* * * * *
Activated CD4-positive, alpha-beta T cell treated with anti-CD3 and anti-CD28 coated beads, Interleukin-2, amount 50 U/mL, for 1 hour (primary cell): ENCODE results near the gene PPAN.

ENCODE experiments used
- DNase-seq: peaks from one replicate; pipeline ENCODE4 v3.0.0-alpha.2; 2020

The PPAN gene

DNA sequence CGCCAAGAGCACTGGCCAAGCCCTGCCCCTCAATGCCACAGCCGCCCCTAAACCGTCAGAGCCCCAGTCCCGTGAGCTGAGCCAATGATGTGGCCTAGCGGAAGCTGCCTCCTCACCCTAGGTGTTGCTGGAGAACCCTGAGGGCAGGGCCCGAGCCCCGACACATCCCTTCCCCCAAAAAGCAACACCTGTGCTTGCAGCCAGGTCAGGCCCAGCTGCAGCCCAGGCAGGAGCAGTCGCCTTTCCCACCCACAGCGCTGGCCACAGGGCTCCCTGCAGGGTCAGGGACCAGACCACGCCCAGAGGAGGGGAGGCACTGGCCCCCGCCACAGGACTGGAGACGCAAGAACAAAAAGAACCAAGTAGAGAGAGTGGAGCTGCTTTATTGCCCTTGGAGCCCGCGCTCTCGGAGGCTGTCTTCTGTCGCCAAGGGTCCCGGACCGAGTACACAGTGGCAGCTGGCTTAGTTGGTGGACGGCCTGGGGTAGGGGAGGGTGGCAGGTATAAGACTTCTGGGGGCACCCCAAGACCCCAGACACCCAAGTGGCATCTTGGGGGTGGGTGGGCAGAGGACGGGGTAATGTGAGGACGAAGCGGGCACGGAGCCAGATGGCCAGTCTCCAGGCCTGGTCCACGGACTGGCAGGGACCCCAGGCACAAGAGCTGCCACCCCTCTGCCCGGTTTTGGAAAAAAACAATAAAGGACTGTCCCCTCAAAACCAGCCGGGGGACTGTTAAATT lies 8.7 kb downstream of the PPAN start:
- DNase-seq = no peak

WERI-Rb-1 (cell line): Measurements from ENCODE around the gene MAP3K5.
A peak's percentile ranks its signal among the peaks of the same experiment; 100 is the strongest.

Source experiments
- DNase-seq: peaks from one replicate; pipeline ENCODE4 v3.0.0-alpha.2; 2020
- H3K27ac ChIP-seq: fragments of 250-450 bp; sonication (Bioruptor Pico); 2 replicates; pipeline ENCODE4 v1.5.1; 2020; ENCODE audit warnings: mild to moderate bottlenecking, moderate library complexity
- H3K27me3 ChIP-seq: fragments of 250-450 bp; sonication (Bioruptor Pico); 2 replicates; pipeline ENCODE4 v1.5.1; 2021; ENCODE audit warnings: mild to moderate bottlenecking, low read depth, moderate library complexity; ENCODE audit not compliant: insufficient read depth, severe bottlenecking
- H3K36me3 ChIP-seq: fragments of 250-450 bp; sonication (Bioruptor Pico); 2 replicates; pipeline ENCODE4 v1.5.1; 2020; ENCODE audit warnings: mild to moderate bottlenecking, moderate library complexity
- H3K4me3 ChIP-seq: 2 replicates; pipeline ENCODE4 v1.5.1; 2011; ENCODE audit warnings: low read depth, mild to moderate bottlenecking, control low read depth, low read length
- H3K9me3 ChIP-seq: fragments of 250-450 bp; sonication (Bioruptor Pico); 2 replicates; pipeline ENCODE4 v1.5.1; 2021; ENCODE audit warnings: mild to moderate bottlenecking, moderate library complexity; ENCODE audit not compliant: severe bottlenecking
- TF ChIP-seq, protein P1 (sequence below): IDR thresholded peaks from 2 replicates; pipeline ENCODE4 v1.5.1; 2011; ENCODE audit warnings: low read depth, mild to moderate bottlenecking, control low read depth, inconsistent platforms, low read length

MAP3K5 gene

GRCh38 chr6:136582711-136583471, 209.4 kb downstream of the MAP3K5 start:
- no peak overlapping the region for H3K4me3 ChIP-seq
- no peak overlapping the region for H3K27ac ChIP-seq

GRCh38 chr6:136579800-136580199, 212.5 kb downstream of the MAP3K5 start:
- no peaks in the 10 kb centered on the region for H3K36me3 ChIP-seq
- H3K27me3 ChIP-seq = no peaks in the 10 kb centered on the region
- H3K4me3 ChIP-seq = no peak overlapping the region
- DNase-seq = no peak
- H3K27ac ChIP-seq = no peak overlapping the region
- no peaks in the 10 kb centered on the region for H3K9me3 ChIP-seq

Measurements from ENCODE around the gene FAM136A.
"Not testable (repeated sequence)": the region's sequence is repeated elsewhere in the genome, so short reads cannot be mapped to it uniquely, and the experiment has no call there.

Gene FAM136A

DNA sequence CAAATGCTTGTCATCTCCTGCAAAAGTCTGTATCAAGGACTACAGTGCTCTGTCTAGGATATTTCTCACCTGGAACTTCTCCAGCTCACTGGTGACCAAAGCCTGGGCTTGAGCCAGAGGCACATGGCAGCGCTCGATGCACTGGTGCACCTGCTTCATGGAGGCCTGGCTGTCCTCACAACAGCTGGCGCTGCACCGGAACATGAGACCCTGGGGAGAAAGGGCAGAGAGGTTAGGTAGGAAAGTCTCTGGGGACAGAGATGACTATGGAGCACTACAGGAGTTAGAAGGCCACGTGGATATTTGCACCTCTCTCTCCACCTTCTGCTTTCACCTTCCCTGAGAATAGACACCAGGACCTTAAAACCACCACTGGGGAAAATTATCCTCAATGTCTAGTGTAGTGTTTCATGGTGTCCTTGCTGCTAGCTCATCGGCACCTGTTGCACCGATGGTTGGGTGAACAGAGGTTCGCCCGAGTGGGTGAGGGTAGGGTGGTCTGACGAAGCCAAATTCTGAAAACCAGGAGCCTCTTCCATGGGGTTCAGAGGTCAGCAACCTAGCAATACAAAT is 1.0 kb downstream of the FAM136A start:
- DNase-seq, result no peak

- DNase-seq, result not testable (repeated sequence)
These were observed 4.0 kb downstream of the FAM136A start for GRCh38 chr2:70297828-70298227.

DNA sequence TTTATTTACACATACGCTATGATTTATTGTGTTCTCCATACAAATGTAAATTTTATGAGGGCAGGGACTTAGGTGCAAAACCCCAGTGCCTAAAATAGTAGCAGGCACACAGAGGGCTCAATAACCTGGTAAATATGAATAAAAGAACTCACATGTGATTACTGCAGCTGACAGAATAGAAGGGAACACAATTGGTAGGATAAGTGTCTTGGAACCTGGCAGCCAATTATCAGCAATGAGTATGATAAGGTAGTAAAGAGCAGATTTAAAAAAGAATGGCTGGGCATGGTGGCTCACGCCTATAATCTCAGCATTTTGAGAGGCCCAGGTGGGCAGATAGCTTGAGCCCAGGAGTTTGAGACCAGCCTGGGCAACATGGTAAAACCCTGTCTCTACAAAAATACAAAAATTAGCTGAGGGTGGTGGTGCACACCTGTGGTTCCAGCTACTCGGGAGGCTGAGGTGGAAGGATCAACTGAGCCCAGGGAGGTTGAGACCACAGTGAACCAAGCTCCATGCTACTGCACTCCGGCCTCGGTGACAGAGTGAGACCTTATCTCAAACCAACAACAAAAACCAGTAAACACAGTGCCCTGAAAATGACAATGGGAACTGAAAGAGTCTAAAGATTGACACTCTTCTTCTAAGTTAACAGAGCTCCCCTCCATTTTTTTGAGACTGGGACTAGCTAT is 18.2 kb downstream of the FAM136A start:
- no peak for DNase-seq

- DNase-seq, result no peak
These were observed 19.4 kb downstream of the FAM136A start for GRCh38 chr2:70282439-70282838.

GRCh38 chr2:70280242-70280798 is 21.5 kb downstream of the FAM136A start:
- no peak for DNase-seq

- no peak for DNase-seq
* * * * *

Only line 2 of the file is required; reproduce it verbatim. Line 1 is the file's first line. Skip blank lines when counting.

ENCODE experiments used